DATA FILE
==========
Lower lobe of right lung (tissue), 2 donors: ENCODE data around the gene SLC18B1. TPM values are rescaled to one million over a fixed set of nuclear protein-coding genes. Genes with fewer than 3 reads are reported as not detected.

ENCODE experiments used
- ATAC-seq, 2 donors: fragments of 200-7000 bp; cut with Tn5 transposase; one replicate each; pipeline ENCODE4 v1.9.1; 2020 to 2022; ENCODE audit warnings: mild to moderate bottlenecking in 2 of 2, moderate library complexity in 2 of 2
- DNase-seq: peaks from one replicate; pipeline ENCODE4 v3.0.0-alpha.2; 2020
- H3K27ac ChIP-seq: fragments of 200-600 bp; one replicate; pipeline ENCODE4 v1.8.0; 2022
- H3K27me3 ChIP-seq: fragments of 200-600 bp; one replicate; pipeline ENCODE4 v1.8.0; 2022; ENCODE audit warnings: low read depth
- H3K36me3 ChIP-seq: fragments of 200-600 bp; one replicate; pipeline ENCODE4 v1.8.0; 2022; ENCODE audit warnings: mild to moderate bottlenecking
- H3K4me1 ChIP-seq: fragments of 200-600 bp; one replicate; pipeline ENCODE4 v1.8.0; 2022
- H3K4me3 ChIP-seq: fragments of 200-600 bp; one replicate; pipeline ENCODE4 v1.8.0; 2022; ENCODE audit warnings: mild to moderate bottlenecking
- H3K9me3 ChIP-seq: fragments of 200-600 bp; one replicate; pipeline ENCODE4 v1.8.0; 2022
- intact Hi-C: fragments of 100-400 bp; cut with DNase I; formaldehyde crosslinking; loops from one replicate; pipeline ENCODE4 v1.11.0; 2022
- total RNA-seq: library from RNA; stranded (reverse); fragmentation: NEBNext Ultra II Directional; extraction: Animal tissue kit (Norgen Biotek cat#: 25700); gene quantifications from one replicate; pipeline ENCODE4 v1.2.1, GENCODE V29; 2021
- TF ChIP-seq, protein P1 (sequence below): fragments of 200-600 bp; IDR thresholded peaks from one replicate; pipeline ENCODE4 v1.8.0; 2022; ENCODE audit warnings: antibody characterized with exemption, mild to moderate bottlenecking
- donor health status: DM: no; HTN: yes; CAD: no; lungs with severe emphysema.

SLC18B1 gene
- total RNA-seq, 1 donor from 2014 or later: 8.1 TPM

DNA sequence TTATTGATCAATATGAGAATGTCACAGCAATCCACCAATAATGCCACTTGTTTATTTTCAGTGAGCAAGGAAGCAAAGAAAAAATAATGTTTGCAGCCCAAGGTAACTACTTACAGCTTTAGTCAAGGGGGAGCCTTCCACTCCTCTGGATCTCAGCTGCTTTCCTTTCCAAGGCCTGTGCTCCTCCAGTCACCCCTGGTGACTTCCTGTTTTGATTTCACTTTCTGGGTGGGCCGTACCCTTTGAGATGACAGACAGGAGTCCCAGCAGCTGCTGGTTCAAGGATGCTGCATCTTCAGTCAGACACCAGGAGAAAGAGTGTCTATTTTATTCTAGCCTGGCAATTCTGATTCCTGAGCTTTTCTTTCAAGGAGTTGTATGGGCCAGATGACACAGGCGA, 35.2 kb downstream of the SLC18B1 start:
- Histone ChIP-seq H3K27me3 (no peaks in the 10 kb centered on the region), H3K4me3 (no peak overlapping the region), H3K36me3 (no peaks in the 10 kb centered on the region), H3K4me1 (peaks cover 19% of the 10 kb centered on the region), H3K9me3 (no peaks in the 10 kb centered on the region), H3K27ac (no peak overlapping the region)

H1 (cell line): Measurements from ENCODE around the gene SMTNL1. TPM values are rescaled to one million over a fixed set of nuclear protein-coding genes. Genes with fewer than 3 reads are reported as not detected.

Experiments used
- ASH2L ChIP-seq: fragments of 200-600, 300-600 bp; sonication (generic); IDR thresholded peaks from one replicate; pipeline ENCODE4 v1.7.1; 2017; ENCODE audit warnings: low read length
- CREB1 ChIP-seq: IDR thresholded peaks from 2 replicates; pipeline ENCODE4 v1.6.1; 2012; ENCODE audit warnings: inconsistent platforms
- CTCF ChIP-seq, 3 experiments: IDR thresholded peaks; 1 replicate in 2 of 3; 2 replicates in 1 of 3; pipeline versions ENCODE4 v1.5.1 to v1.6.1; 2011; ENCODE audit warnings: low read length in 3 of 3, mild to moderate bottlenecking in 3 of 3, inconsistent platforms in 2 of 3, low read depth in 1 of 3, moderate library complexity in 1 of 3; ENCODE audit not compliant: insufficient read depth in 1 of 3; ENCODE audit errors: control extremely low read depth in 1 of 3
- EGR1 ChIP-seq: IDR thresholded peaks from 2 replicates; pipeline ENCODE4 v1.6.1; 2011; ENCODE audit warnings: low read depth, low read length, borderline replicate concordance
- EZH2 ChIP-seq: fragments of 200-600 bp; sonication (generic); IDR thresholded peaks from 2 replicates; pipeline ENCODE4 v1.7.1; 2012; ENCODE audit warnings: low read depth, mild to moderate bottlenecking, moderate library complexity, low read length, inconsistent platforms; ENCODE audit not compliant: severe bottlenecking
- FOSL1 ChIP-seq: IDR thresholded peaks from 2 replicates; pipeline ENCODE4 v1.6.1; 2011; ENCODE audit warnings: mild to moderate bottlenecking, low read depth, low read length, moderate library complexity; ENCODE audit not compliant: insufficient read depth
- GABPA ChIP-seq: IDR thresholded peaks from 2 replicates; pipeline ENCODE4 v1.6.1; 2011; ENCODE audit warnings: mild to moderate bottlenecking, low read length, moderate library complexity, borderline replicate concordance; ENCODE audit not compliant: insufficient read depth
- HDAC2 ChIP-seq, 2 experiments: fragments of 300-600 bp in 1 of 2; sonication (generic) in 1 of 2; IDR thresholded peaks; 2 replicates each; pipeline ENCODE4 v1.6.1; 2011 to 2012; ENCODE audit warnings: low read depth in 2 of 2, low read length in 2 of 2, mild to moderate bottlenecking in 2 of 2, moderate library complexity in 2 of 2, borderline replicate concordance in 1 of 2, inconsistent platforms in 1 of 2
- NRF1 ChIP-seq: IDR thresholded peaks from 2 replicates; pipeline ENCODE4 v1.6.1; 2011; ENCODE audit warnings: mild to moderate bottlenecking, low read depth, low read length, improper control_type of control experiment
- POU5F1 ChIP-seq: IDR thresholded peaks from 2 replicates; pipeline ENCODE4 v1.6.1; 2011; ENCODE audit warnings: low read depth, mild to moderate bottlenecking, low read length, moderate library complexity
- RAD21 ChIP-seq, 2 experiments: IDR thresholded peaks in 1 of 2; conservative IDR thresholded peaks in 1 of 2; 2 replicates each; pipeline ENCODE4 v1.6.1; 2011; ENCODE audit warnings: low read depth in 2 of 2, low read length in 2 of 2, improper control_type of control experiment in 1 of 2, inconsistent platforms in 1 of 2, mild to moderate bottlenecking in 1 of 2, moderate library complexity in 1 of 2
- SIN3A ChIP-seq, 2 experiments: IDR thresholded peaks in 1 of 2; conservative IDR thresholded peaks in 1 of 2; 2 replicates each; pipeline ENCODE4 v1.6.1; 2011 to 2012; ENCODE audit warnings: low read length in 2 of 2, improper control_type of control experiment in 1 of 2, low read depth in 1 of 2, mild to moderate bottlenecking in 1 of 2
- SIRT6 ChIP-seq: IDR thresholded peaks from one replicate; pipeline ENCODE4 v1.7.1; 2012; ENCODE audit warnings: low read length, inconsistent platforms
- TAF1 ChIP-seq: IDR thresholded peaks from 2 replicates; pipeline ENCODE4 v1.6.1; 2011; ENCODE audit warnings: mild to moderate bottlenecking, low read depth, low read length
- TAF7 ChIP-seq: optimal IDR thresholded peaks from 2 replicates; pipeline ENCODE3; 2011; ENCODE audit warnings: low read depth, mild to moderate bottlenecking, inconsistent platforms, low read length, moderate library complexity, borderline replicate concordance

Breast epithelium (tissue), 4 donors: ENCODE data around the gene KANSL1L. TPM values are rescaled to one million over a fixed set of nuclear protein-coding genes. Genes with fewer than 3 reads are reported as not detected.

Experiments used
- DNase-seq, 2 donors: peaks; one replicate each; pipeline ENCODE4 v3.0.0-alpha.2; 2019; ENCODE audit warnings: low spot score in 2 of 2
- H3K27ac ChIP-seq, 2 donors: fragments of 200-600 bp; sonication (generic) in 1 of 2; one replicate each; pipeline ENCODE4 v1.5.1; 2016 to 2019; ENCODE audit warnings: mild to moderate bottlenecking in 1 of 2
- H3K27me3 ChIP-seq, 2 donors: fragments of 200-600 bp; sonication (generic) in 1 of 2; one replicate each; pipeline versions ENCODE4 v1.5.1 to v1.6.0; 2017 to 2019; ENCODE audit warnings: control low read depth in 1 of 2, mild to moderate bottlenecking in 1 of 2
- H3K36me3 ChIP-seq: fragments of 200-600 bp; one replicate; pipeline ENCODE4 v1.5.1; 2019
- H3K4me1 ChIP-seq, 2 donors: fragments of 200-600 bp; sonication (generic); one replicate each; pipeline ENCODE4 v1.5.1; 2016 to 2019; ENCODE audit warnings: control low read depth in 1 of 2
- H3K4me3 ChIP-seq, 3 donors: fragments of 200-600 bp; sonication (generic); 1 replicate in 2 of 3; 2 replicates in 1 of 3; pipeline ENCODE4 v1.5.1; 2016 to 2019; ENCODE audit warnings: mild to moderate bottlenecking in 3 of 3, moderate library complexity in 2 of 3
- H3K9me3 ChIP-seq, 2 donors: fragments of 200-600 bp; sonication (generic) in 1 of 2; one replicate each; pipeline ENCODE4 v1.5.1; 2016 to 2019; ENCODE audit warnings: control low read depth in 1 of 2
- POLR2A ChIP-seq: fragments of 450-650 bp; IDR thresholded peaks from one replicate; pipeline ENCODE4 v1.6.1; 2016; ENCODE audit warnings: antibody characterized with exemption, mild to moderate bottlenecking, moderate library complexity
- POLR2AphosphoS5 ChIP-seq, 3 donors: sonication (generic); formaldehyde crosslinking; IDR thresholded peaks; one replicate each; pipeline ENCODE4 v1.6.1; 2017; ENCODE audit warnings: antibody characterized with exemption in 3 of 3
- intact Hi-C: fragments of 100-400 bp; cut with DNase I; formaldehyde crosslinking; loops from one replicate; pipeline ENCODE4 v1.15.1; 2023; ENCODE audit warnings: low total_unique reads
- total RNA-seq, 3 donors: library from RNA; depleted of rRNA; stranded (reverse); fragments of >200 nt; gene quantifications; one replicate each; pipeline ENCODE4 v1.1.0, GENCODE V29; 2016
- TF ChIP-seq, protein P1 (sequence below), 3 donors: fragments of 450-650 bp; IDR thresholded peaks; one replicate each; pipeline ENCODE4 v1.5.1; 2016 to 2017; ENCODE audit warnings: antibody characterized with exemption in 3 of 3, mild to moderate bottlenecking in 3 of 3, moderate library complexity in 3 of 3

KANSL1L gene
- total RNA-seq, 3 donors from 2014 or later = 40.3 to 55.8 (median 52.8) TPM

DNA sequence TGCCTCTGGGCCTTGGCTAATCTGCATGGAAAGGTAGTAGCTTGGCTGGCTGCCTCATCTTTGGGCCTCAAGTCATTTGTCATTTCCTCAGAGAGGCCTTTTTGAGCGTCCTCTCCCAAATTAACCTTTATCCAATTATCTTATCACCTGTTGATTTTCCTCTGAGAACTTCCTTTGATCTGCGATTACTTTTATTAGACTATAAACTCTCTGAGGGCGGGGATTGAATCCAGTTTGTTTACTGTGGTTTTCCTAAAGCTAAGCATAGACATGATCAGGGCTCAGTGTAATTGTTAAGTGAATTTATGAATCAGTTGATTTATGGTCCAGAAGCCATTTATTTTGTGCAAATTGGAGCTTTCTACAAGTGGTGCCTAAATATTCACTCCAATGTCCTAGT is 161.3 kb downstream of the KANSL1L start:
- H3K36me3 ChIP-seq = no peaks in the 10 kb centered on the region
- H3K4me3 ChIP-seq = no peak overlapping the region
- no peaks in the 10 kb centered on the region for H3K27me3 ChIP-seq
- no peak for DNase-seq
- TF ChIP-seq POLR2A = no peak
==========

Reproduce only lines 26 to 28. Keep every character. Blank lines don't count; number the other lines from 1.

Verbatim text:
- FOSL1 ChIP-seq: IDR thresholded peaks from 2 replicates; pipeline ENCODE4 v1.6.1; 2011; ENCODE audit warnings: mild to moderate bottlenecking, low read depth, low read length, moderate library complexity; ENCODE audit not compliant: insufficient read depth
- GABPA ChIP-seq: IDR thresholded peaks from 2 replicates; pipeline ENCODE4 v1.6.1; 2011; ENCODE audit warnings: mild to moderate bottlenecking, low read length, moderate library complexity, borderline replicate concordance; ENCODE audit not compliant: insufficient read depth
- HDAC2 ChIP-seq, 2 experiments: fragments of 300-600 bp in 1 of 2; sonication (generic) in 1 of 2; IDR thresholded peaks; 2 replicates each; pipeline ENCODE4 v1.6.1; 2011 to 2012; ENCODE audit warnings: low read depth in 2 of 2, low read length in 2 of 2, mild to moderate bottlenecking in 2 of 2, moderate library complexity in 2 of 2, borderline replicate concordance in 1 of 2, inconsistent platforms in 1 of 2